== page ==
US Navy 060322-N-5438H-018 U.S. Army soldiers assigned to the Bravo Battery 3rd Battalion 320th Field Artillery Regiment along with Iraq Army soldiers from the 1st Battalion 1st Brigade 4th Division perform a routine patrol

AM General HMMWV in Iraq

In 1979, AM General began preliminary design work on the M998 Series High Mobility Multi-Purpose Wheeled Vehicle (HMMWV, pronounced Humvee); a 1.25-ton truck intended to replace the M151 MUTT and other light tactical vehicles. The U.S. Army awarded AM General a prototype contract in 1981 and the development and operational testing was conducted over a five-month period in 1982. In March 1983, AM General won an initial $1.2 billion contract to produce 55,000 Humvees to be delivered in five basic models and 15 different configurations over a five-year period.

In 1983, the LTV Corporation bought AM General from American Motors Corporation and established it as a wholly owned subsidiary of the LTV Aerospace and Defense Company.

In 1984, the AM General headquarters moved from the American Motors AMTEK Building in Southfield, Michigan, to Livonia, Michigan, and two years later to South Bend, Indiana, where the primary manufacturing operations were located.

Production began at the Mishawaka, Indiana, assembly plant in the fall of 1984 and the first deliveries were made in early 1985. The total production by mid-1991 was more than 72,000 vehicles including international sales.

In 1992, LTV sold AM General to The Renco Group, Inc., who in 2002 converted it to a limited liability company.

By March 1995 about 100,000 HMMWVs had been built. Since 1991, an additional 20,000 HMMWVs were ordered by governments.

Late in 2000, AM General was awarded another production contract for 2,962 trucks in the M998A2 series. The contract contained six single-year options running to fiscal year 2007. This contract was extended. To date, nearly 250,000 units have been produced.

Humvees feature full-time four-wheel drive, independent suspension, steep approach and departure angles, 60 percent gradeability and 16  inches of ground clearance. Humvees are currently in use by the U.S. Army, Marine Corps, Air Force and Navy at locations throughout the United States and by more than 50 friendly foreign nations. Current production models include the M1151, M1152, M1165 and M1167.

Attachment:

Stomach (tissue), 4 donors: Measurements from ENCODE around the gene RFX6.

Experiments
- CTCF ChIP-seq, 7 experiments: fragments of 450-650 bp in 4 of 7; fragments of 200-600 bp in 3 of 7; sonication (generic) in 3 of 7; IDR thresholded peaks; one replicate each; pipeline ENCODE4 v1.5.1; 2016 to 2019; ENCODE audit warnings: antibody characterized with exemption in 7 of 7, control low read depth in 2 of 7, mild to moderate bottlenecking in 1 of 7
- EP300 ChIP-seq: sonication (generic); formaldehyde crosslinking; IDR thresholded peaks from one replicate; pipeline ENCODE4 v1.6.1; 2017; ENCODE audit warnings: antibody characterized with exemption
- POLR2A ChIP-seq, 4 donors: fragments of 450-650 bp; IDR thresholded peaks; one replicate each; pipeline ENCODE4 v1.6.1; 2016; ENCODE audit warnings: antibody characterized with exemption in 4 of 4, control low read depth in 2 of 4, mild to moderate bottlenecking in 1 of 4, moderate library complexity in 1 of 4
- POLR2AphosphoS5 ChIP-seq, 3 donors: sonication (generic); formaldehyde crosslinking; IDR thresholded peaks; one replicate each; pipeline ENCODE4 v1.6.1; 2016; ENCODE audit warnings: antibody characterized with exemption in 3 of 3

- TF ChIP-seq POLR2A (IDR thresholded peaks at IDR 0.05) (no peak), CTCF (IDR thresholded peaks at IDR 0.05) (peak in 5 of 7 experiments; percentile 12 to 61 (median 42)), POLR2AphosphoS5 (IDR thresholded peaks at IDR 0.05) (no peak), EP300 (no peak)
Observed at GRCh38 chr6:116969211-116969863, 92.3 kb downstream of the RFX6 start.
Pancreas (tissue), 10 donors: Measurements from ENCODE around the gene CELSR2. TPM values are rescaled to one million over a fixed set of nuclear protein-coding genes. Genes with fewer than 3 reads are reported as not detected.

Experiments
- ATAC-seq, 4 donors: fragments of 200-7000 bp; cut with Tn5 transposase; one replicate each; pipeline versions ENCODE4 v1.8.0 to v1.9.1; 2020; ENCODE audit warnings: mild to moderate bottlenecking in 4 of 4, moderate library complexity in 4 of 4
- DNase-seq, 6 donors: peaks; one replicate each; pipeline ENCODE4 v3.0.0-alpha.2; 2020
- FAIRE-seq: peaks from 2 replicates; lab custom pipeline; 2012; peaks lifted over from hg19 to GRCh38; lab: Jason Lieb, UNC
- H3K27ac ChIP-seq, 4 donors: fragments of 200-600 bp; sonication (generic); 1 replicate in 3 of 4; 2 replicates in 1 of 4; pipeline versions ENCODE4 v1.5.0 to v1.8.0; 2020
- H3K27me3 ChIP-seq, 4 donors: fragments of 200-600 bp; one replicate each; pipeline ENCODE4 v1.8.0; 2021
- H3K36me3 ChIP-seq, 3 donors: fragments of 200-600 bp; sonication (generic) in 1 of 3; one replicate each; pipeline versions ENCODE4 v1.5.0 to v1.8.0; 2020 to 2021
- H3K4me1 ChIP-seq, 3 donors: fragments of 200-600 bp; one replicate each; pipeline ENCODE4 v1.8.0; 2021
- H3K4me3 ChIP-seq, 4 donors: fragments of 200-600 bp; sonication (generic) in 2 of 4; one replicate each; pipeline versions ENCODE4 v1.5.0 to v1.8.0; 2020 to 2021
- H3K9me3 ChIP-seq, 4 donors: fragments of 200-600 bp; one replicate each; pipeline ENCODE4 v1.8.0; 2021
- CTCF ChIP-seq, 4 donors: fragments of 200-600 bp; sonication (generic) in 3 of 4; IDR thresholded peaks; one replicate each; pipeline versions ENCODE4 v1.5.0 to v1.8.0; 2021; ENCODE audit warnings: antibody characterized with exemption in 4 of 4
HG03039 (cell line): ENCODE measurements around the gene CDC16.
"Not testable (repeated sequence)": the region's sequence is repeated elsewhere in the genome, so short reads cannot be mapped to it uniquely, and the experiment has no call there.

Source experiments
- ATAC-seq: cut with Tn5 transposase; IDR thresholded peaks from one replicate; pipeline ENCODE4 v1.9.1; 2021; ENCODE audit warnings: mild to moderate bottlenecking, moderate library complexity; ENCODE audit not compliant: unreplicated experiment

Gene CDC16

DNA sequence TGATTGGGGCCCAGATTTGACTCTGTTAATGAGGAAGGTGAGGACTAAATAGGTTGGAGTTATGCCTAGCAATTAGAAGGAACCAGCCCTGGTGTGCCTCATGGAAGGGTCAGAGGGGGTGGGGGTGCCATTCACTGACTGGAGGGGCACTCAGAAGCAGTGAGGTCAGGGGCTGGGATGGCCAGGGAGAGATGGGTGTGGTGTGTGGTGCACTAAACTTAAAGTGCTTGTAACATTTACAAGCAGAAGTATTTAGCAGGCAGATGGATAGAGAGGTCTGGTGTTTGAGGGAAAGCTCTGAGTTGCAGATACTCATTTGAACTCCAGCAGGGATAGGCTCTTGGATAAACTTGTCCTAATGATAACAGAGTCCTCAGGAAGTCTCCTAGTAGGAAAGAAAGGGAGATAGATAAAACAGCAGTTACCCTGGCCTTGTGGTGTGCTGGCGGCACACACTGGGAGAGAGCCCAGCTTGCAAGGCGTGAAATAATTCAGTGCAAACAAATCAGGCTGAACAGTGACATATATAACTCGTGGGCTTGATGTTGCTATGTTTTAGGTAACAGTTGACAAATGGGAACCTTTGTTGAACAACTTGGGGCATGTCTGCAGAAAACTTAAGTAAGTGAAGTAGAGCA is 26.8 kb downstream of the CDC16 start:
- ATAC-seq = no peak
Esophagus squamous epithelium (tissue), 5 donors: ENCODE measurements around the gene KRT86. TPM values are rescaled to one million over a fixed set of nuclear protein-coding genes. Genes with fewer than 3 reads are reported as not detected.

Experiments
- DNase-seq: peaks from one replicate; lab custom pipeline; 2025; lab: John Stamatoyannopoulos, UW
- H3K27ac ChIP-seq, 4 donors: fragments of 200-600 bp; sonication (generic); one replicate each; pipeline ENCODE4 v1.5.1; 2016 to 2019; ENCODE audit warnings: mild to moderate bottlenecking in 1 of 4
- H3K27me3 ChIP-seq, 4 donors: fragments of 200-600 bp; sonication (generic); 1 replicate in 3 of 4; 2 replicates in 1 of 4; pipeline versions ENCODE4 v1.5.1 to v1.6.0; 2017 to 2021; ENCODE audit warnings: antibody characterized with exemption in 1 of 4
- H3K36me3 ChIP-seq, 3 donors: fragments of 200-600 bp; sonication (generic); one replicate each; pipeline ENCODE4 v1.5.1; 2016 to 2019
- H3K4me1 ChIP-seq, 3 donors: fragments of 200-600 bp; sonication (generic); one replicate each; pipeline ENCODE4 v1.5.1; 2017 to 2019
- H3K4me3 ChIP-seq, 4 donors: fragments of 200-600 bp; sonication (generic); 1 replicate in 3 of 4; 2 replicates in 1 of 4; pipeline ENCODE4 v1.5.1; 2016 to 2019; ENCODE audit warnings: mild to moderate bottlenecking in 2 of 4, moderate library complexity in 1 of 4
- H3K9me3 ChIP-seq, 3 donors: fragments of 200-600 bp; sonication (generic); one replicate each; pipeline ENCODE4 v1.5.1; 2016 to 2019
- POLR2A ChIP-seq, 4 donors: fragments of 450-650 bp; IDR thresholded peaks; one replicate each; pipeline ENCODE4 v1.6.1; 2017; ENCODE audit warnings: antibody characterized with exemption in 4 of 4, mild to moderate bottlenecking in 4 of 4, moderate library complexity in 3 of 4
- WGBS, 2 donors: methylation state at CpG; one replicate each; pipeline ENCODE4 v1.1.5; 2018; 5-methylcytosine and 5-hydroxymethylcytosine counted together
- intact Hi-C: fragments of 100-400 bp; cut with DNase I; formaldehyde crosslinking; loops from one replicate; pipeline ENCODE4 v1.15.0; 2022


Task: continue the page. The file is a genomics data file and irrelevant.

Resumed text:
Other military vehicles Edit

Prior to the development of newer vehicles, such as the HMMWV, AM General also acquired contracts from the Department of Defense to build medium and heavy trucks for the armed forces. These included the M35 series of trucks and heavier 5-ton series of trucks.

China Edit

See article: Humvee manufacturing in China

At least two Chinese automotive companies are known to produce HMMWV copies/clones


References Edit

  1. 1.0 1.1 "AM General Corporate Directory". Retrieved on 5 September 2010.
  2. 2.0 2.1 2.2 2.3 2.4 2.5 2.6 2.7 2.8 Stauss, Ed (1988). The Bus World Encyclopedia of Buses. Stauss Publications, 20–22. ISBN 978-0-9619830-0-0. 
  3. 3.0 3.1 3.2 "Company History". AM General. Retrieved on 21 September 2010.
  4. Statham, Steve (2002). Jeep Color History. MotorBooks International, 97–100. ISBN 978-0-7603-0636-9. Retrieved on 21 September 2010. 
  5. Hyde, Charles K. (2009). Storied Independent Automakers: Nash, Hudson, and American Motors. Wayne State University Press, 194. ISBN 978-0-8143-3446-1. 
  6. Foster, Patrick (2002), "Biography: Roy Chapin, Jr.", Automobile Quarterly 42(3): 109. 
  7. Olsen, Barney Olsen, Joseph Cabadas, Byron (2002). The American Auto Factory. MotorBooks International, 127. ISBN 978-0-7603-1059-5. Retrieved on 21 September 2010. 
  8. "GM: End of Production Line for Hummer H1", Fox News (May 12, 2006). 
  9. "DaimlerChrysler Files Suit to Block Copycat Jeep Grille". autointell.com (21 February 2001). Retrieved on 5 September 2010.
  10. Sorkin, Andrew Ross (10 August 2004). "Perelman Seeks Controlling Stake in Maker of Hummer". Retrieved on 5 September 2010. 
  11. [1]
  12. [2]
  13. 13.0 13.1 13.2 "AM General Corporation" (history of). Motor Coach Age, February 1985, pp. 3–18. ISSN 0739-117X.
  14. Murray, Alan (2000). World Trolleybus Encyclopaedia. Trolleybooks. ISBN 978-0-904235-18-0. 

External links Edit